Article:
2021, the year I dyed.......with flowers.


Reflections of a year of farming flowers for dye, cut flower and aromatherapy.


Hello Friends,

Happy end of 2021. As I reflect on this past year I wanted to take some time to chat with you about the farm, flowers, and the effects of the seasonal weather pattern on my production and my life.


It's been a year. Phewf. This season brought some overwhelm that I had to face head on. I am a highly sensitive person, and the hullabaloo around Covid and the abrupt weather patterns not only took a toll on my production and farm, but on my life as well. I had to learn some hard lessons this year, and I choose to learn those offline. So you may have noticed I was not very social on the socials. I needed some space to sort through this years business ups and downs and figure out where I was going. So much of the year hinged on the development of new restrictions and figuring out how and where the best place was to sell our products, that I couldn't manage writing about it all, till now. It's been a very personal journey this year. But, if I may, I would like to share some insights with you. Pull up a chair, let's look back at a year of flowers.



The year started out with a few new intentions. 1. to grow a dye garden and experiment with color. 2. to grow 2 extra fields for drieds and vegetables.


We managed to reach our goals this year and in the process learn a ton of useful and not so useful information about growing on a larger scale. The long and short of it is, large scale variable flower crop growing, is not for me. However, I seemed to thrive on the idea of growing roots and blooms to dye with in our off season, which amounts to about 7 months of each year.



The Second Field


Let's take a look at the second and third fields we grew in this past season. We were blessed to have some extra land in the valley this year to really stretch out and try some new things. I not only got to grow a field of extra blooms for fall, but also try my hand at pumpkin growing and veggies.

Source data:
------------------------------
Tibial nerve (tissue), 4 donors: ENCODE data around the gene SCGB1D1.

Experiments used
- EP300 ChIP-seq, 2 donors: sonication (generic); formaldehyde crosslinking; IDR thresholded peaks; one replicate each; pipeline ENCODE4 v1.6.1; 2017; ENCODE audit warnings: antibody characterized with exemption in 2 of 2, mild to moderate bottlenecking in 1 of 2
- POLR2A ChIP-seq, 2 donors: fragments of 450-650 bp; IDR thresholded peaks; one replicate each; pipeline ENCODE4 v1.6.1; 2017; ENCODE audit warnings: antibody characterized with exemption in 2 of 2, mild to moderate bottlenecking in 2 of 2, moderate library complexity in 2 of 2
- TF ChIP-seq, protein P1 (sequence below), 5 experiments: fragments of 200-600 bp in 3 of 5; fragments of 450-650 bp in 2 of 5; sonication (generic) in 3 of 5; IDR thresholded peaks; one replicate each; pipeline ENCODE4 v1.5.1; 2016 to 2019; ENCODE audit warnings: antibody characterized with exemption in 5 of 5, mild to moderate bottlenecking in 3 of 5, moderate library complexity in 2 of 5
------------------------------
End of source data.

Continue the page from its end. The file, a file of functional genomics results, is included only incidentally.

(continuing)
Here's the fall flower field after everything was mostly planted in. This took me about 3 weeks to plant. between late spring frosts and rain, I managed to finally get everything I wanted to in the ground for a fall harvest. Including 900 glads and for the first time, a successful crop of dahlias.

The green house was brimming as I started plants indoors and slowly moved everything out. I had over 75 trays of annuals filled with 100 plants each. This was a record year for plant propagation. We also expanded our Lavender crops with several new varieties of lavender. These plants unfortunately were very late to arrive and spent the summer in pots because fields had already been planted by the time they showed up. It wasnt until fall when I could rearrange the field as things came out for a sampler row of lavenders I wanted to put on feature.

Here's the second field putting on weight. We encountered some abnormally hot dry weather this season which brought temps of 40+ degrees celcius to this field. Most plants made it, but we did have some loss including 300 sweetpeas that shrivelled up before they could even bloom.

Mid summer and the second field is looking good after getting some rain and emergency sprinklers in place. Most of the plants I grow are drought tolerant, so I rarely irrigate or turn on the water. But it got so hot and dry that forests were burning down around us, and, with a record low of rain, we needed to feed this field.

The cool fall weather and fall rains sent this field into a tizzy of harvestable dahlias, glads and sunflowers. We cut blooms right until Thanksgiving when the frost hit this field just 3 days before turkey day!


The Veggie Garden, third field!


Meanwhile in the third field, I was growing massive vegetables and hopi sunflowers along side a pumpkin patch that I think was by far the most exciting plant to grow!

I grew enough food in a reasonably small plot for at least 5 families. Potatoes, turnips, carrots, beans, beans and more beans, a few zucchinis and loads of pumpkins. The harvest was excruciating along side my usual flower fall clean up and planting. I actually started pulling the fields in mid august and didn't finish the harvest until the end of October. It was a long haul.